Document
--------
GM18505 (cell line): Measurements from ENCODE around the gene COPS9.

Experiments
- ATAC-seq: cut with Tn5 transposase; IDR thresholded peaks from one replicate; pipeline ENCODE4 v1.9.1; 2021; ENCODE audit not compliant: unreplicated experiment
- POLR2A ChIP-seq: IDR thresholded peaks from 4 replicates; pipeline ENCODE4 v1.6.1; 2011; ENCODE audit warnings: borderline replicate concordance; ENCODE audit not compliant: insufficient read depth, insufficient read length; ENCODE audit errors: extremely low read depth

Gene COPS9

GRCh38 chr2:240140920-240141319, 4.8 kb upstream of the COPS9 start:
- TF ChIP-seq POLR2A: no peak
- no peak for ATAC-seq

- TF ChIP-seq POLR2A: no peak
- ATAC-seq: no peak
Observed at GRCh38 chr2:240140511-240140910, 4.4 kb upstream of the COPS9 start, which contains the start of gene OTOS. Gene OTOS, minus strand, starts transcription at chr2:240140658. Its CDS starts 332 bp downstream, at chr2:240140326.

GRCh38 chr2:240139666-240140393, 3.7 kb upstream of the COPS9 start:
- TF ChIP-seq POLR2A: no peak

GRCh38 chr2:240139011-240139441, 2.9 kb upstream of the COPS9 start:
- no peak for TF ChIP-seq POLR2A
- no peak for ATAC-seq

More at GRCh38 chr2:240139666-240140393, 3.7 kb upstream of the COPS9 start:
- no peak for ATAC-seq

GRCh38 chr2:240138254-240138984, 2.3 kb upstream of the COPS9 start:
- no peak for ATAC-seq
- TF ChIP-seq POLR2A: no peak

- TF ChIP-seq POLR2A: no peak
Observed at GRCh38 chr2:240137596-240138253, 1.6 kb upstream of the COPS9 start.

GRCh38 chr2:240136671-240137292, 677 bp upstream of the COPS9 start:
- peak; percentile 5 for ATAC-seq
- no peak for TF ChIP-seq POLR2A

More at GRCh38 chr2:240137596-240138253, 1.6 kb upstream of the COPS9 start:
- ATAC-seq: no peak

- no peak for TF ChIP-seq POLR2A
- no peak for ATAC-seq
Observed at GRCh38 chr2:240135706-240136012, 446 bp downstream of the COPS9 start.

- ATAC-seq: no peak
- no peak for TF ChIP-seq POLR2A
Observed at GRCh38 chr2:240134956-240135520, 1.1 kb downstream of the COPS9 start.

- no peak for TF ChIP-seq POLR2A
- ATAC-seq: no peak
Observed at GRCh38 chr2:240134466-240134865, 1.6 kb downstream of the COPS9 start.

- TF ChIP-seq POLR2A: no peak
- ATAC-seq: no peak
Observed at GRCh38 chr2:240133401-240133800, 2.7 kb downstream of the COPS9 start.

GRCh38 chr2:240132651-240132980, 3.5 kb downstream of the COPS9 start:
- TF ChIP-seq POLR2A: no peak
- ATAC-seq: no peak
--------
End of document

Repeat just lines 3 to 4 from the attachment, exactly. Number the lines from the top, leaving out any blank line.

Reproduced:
- ATAC-seq: cut with Tn5 transposase; IDR thresholded peaks from one replicate; pipeline ENCODE4 v1.9.1; 2021; ENCODE audit not compliant: unreplicated experiment
- POLR2A ChIP-seq: IDR thresholded peaks from 4 replicates; pipeline ENCODE4 v1.6.1; 2011; ENCODE audit warnings: borderline replicate concordance; ENCODE audit not compliant: insufficient read depth, insufficient read length; ENCODE audit errors: extremely low read depth